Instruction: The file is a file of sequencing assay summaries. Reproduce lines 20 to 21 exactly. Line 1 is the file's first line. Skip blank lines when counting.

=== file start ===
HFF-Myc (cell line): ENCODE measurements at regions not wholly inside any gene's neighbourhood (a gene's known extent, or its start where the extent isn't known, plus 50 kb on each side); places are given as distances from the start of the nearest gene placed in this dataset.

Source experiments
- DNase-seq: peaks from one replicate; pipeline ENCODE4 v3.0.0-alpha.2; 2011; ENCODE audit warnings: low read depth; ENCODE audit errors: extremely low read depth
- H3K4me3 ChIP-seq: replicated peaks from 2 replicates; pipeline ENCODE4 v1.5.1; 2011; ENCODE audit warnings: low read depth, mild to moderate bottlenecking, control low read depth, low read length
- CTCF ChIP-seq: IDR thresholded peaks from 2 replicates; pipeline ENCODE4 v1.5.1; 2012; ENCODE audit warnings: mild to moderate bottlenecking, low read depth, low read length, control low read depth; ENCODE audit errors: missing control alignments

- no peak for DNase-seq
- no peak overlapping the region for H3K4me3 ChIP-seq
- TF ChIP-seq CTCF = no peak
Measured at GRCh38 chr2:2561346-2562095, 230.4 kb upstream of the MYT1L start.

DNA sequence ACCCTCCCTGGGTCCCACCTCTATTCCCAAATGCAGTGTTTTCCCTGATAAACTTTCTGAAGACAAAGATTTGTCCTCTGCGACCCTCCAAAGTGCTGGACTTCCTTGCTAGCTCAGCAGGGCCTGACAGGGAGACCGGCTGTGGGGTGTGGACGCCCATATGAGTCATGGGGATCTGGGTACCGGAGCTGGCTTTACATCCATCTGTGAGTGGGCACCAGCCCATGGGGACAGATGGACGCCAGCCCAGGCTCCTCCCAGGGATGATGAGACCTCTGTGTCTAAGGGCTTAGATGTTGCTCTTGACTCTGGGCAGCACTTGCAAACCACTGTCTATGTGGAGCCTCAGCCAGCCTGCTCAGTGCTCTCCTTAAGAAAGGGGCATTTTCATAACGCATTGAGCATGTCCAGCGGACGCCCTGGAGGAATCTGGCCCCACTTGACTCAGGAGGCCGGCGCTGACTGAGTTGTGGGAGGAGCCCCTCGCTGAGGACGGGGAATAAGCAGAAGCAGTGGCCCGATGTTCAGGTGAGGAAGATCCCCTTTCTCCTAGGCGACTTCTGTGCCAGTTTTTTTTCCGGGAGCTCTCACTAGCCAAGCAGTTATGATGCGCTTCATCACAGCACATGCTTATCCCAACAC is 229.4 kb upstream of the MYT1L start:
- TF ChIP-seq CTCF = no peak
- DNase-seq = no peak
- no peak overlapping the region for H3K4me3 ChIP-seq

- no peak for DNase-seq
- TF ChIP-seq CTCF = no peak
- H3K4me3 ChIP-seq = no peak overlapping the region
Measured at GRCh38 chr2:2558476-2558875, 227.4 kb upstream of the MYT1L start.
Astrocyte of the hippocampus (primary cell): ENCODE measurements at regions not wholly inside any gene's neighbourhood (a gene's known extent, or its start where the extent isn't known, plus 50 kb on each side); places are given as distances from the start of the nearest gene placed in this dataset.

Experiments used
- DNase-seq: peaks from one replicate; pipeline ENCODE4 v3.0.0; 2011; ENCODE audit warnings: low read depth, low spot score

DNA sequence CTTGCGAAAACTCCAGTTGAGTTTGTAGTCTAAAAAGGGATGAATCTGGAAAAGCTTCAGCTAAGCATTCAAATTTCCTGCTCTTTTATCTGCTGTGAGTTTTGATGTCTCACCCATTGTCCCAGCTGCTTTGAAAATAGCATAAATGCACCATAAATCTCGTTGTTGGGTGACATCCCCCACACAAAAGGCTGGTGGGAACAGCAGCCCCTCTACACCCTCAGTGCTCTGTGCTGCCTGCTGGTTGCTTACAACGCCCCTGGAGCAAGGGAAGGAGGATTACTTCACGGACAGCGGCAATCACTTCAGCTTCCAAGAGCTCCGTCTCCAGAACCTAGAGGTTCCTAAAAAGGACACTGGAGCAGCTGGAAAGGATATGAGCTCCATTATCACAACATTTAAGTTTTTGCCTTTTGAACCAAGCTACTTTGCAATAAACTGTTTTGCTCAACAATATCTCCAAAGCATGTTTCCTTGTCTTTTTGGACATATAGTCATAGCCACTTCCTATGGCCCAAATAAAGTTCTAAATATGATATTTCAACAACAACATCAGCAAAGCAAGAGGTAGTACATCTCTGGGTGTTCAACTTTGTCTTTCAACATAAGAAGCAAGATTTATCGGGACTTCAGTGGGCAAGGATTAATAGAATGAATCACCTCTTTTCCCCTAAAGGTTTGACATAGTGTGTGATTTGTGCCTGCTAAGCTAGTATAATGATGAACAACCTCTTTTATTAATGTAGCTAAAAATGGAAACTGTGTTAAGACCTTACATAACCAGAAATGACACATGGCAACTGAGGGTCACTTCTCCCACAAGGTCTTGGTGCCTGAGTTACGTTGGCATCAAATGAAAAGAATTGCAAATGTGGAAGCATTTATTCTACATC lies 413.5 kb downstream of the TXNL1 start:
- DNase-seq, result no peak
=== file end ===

- DNase-seq: peaks from one replicate; pipeline ENCODE4 v3.0.0; 2011; ENCODE audit warnings: low read depth, low spot score

DNA sequence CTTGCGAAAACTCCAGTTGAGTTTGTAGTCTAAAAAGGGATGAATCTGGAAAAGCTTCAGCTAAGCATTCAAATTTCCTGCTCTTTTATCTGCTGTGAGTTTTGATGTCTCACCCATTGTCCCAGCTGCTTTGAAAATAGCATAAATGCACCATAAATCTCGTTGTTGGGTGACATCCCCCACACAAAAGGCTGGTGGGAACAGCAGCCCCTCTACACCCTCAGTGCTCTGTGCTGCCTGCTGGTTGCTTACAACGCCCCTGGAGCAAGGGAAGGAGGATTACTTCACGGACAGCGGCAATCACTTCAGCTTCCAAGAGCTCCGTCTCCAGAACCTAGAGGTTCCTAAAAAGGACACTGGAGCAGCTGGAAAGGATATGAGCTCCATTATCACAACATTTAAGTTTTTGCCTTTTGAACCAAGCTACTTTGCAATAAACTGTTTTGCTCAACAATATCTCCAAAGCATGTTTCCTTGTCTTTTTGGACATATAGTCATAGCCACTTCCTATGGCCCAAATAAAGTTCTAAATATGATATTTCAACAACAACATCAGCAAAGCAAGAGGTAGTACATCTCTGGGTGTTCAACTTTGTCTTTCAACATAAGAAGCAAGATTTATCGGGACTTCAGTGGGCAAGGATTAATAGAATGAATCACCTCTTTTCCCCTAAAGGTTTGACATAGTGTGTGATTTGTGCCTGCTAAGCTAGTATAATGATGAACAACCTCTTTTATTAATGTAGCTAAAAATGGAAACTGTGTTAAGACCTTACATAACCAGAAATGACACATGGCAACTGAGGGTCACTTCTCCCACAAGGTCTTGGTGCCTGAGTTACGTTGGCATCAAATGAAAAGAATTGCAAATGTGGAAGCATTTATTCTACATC lies 413.5 kb downstream of the TXNL1 start: